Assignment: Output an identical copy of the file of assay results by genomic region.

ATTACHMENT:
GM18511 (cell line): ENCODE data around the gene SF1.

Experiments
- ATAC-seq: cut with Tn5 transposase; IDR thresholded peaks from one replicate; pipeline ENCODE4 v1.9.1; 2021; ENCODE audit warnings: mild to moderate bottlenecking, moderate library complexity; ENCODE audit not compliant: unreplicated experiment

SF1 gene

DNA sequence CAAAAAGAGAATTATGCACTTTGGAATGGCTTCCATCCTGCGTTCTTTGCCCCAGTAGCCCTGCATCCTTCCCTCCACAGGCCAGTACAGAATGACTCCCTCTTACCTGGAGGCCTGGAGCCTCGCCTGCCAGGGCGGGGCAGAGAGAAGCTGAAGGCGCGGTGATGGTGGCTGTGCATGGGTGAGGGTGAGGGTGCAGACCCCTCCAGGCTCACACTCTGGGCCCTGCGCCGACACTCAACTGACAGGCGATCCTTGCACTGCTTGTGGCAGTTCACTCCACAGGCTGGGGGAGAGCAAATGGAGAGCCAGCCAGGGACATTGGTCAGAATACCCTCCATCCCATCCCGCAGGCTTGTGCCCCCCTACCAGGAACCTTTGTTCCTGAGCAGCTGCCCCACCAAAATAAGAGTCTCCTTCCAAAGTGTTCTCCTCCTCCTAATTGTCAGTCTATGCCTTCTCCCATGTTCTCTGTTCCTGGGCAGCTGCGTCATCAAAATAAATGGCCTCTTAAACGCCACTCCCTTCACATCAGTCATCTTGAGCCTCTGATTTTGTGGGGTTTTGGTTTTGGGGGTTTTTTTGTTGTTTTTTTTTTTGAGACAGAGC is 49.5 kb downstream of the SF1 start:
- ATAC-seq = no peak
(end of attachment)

GM18511 (cell line): ENCODE data around the gene SF1.

Experiments
- ATAC-seq: cut with Tn5 transposase; IDR thresholded peaks from one replicate; pipeline ENCODE4 v1.9.1; 2021; ENCODE audit warnings: mild to moderate bottlenecking, moderate library complexity; ENCODE audit not compliant: unreplicated experiment

SF1 gene

DNA sequence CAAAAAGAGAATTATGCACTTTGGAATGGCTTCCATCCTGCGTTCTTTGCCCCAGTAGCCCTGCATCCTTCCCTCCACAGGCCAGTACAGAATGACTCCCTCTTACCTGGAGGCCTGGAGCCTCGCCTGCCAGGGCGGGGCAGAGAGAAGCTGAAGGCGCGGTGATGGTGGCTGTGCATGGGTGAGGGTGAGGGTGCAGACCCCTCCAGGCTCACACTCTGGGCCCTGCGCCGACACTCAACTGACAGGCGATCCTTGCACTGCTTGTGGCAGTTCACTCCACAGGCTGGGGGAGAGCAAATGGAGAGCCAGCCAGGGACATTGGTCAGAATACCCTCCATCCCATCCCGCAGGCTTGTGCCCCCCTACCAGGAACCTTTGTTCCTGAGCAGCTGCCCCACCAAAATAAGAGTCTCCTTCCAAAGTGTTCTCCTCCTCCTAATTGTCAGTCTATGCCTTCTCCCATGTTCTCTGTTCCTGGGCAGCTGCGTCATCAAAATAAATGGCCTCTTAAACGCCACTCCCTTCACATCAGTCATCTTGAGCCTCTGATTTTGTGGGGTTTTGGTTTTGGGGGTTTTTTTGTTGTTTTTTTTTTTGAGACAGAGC is 49.5 kb downstream of the SF1 start:
- ATAC-seq = no peak